Sunday, January 22, 2012

The subject of this blog is Stan's running

I was running with Mike Kahn and he told me that having a blog is like being a publisher. And a publisher needs to publish content.

So this is my content. A quick catch-up recap of some running stuff since I last blogged.

On December 31 I ran the Freedom Park New Year’s Eve Marathon in Morganton, NC. This was necessitated because I was unable to run in the Art Loeb Trail Adventure Run that day, as planned. Anyway, I was fortunate to actually win the Freedom Park Marathon; there were only 5 participants. Most runners were running the 24 Hour event. It was really fun and well-organized, as all David Lee races are. I could say a lot more about this race, but I won’t.

Thus was my 12th marathon or ultra marathon completed in 12 months of 2011. I suppose that this marathon-a-month thing will continue.

Actually it has already continued, as I was an official pace group leader at the Charleston Marathon on January 14. It was my job to run an even pace and finish in 3 hours and 30 minutes. I finished in 3 hours, 29 minutes, and 59 seconds. However, I did not set a very consistent pace for the entire race. I fell behind by about 2 minutes and had to run semi-fast in the last few miles to get back to the goal finish time. Anyway, I wondered at about mile 23 why in the world I am running marathons. It all seems so ridiculous and foolishly painful. But after the race I changed my mind. I could say a lot more about this race, but I won’t.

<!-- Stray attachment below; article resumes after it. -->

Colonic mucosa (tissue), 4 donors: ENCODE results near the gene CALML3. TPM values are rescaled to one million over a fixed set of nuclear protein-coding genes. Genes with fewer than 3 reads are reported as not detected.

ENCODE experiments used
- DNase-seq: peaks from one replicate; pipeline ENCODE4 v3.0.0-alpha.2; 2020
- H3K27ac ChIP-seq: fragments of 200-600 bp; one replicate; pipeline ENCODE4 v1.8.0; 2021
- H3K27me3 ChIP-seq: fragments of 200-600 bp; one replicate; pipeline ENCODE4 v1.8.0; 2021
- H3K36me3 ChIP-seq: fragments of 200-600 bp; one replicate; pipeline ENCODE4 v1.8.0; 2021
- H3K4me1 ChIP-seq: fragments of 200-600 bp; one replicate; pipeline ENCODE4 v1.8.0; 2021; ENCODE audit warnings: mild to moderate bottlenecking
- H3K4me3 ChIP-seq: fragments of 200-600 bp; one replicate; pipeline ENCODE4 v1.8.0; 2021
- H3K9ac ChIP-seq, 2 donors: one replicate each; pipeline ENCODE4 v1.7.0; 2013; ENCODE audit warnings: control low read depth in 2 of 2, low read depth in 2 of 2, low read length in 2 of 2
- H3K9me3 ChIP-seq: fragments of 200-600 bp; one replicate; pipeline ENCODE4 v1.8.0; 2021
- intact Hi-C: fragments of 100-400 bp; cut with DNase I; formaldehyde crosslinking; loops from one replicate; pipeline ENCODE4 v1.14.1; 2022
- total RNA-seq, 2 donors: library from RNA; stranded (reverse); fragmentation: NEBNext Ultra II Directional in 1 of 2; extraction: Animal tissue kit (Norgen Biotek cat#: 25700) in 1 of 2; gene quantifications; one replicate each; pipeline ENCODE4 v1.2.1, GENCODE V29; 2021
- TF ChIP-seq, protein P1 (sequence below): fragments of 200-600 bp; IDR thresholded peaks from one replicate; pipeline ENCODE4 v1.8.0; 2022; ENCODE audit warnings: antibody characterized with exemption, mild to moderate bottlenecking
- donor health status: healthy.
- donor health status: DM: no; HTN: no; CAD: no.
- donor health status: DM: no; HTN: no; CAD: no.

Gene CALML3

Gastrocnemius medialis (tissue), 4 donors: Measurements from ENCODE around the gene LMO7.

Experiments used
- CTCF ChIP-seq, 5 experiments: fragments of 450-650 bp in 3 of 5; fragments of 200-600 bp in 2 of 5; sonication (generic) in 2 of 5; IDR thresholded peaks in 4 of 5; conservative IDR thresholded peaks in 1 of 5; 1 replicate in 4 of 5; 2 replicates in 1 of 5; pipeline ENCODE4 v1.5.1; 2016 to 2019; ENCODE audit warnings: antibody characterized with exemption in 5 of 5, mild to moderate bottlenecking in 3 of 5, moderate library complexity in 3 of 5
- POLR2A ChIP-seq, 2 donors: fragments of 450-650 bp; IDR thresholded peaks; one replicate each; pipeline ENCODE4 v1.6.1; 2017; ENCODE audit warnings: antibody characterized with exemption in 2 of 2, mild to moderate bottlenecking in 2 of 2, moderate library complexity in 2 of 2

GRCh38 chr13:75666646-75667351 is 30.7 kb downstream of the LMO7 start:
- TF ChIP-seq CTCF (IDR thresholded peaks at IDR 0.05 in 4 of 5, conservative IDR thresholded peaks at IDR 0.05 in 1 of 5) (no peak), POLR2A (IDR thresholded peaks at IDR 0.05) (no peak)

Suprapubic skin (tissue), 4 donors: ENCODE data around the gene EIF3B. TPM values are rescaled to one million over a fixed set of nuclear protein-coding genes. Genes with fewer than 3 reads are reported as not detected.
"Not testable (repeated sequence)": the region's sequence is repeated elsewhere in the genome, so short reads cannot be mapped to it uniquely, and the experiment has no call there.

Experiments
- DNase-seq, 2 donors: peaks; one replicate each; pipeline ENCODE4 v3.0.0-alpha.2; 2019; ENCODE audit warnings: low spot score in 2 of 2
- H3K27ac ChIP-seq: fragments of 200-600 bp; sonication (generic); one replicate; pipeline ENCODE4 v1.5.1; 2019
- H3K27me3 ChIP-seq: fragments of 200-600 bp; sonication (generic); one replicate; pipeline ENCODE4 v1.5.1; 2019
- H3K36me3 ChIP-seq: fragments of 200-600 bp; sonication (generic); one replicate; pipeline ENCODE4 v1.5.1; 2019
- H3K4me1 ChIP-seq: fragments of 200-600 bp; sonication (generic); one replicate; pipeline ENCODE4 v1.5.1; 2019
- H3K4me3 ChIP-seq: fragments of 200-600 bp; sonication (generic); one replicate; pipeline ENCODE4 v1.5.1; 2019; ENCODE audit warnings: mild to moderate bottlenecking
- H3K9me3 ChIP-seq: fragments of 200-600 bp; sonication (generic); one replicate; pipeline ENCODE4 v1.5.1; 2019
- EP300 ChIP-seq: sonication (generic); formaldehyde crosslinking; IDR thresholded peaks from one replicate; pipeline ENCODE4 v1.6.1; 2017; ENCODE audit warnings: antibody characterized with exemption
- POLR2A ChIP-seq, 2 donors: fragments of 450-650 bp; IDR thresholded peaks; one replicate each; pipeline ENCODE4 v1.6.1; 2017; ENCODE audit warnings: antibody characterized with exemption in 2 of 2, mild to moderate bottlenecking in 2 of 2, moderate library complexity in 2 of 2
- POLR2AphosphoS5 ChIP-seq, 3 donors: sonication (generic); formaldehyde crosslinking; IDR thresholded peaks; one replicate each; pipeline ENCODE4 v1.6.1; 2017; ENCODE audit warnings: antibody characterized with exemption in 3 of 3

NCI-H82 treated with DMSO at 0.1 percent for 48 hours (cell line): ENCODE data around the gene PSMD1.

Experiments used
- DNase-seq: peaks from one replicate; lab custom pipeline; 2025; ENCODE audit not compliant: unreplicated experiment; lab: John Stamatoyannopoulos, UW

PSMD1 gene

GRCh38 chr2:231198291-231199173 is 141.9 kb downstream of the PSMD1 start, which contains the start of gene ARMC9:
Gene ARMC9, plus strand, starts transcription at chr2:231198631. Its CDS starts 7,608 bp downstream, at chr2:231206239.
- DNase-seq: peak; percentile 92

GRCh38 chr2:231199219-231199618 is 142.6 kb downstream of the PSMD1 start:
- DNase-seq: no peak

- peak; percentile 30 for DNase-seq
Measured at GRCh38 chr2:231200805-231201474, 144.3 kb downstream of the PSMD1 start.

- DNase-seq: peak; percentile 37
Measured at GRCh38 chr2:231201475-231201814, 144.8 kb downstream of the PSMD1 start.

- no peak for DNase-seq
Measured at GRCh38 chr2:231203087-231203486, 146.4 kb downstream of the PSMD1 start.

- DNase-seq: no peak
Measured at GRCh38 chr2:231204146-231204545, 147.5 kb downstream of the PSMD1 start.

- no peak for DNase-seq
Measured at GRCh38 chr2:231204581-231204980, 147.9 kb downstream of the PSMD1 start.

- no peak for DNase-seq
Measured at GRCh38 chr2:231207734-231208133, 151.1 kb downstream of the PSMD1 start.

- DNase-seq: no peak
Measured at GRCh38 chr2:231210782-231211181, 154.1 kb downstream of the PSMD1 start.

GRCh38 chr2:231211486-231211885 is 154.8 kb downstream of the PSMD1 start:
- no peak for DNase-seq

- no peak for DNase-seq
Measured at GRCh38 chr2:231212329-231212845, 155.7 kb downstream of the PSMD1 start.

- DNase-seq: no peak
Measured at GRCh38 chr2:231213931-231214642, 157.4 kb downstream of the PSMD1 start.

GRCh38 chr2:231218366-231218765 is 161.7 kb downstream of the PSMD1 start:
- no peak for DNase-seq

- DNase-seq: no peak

Next Saturday I will be running the Charlotte Running Club Winter Classic race. I like Charlotte, I like running, I like clubs, I like winter, I am classic, and I like to race. The race will be 8 kilometers in length. My goal is to complete the race course in the shortest amount of time possible.

On February 4, I will compete in the Uwharrie Mountain Run 40 Miler. I am prepared for my beat-down. I harbor no delusions of grandeur for this endeavor. It is going to hurt, a lot. I expect it will be much tougher than last year’s Mount Mitchell Challenge 40 Miler. Mount Mitchell is basically downhill for much of the second half. Uwharrie is up and down through endless steep hills through rocky, rooty, often muddy terrain covered by leaves. I have run the Uwharrie 20 Miler three times, and it has always taken me longer than a full road marathon. My goal at Uwharrie 40 is to finish. A secondary goal would be to finish in under 8 hours.

If I can complete Uwharrie, that will be 15 consecutive months with a marathon or ultra. March’s race will be the Columbia (SC) Marathon. I'm not sure what marathon I will run in April or for the remaining months of 2012.

Oh, and now I am running at least a mile every day. I have completed 23 days in a row. So far, I am enjoying it. Thanks for reading my words.